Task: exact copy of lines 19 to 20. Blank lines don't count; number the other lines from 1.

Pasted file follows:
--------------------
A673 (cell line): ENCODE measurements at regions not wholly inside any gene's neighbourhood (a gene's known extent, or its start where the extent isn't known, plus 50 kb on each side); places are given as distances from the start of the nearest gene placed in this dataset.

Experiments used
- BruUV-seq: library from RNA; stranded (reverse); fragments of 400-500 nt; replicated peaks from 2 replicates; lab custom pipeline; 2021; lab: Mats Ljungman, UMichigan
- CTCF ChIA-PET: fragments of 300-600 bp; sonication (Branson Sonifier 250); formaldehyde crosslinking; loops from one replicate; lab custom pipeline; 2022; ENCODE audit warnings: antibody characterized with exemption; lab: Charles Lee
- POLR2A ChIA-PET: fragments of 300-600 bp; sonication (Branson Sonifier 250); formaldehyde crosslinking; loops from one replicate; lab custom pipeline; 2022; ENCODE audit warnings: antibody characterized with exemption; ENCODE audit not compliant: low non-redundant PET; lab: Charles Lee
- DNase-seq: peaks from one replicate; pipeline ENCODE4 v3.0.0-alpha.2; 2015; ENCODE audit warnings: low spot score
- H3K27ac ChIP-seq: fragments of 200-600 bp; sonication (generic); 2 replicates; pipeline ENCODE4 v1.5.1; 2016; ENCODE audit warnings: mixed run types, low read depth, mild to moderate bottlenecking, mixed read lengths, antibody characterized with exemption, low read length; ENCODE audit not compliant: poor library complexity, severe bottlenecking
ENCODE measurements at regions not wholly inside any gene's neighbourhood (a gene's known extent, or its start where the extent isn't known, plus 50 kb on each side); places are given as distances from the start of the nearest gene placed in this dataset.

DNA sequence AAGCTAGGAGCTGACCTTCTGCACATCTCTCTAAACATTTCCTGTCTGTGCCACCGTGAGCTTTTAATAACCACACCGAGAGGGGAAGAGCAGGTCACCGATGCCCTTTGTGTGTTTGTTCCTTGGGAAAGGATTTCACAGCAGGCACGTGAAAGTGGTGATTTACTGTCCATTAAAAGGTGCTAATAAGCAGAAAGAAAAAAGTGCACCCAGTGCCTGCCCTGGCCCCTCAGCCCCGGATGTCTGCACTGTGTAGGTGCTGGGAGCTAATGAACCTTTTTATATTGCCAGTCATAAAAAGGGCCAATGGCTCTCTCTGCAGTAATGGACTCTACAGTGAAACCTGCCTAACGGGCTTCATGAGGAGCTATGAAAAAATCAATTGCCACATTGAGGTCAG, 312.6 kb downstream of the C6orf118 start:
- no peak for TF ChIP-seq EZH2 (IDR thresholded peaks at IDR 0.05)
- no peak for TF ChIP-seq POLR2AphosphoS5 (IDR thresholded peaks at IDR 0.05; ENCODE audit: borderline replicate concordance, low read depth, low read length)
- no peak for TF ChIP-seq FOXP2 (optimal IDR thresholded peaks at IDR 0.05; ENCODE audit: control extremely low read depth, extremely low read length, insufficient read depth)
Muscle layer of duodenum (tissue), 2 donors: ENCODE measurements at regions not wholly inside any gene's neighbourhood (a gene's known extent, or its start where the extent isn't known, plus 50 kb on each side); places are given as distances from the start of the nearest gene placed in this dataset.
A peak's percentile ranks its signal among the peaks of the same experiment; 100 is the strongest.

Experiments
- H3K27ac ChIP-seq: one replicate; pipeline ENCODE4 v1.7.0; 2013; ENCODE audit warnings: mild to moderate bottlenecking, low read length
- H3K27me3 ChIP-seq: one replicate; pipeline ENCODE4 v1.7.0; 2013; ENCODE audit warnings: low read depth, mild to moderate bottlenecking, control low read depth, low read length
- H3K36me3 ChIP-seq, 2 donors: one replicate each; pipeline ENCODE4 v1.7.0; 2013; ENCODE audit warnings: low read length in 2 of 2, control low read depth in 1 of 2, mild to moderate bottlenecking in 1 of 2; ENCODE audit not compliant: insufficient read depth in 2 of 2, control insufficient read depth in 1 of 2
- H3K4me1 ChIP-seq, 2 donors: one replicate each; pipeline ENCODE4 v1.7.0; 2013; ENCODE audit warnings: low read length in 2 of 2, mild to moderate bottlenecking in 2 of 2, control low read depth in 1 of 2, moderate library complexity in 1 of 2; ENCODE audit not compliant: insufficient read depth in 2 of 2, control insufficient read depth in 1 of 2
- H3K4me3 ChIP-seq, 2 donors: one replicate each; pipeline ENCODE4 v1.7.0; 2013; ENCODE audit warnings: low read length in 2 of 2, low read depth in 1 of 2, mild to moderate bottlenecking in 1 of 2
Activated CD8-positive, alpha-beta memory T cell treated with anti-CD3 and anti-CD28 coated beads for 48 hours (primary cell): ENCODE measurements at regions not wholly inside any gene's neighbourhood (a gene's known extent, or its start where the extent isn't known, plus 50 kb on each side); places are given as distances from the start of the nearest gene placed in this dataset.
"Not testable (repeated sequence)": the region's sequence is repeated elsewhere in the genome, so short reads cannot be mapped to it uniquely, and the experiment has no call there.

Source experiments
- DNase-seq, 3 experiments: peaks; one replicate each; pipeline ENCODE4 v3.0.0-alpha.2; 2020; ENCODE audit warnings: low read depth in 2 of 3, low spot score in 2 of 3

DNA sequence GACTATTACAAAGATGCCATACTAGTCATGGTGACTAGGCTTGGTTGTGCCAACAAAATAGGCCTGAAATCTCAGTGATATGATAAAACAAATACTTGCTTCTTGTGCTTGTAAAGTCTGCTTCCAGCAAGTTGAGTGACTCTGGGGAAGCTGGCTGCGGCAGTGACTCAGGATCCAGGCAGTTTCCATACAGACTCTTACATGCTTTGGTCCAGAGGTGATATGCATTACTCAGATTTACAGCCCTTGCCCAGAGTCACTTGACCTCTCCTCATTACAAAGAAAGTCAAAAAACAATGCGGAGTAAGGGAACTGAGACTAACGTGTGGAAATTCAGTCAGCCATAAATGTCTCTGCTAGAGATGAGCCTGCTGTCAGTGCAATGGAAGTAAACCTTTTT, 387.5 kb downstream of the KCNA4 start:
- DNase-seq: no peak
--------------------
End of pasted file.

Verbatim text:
- H3K4me1 ChIP-seq, 2 donors: one replicate each; pipeline ENCODE4 v1.7.0; 2013; ENCODE audit warnings: low read length in 2 of 2, mild to moderate bottlenecking in 2 of 2, control low read depth in 1 of 2, moderate library complexity in 1 of 2; ENCODE audit not compliant: insufficient read depth in 2 of 2, control insufficient read depth in 1 of 2
- H3K4me3 ChIP-seq, 2 donors: one replicate each; pipeline ENCODE4 v1.7.0; 2013; ENCODE audit warnings: low read length in 2 of 2, low read depth in 1 of 2, mild to moderate bottlenecking in 1 of 2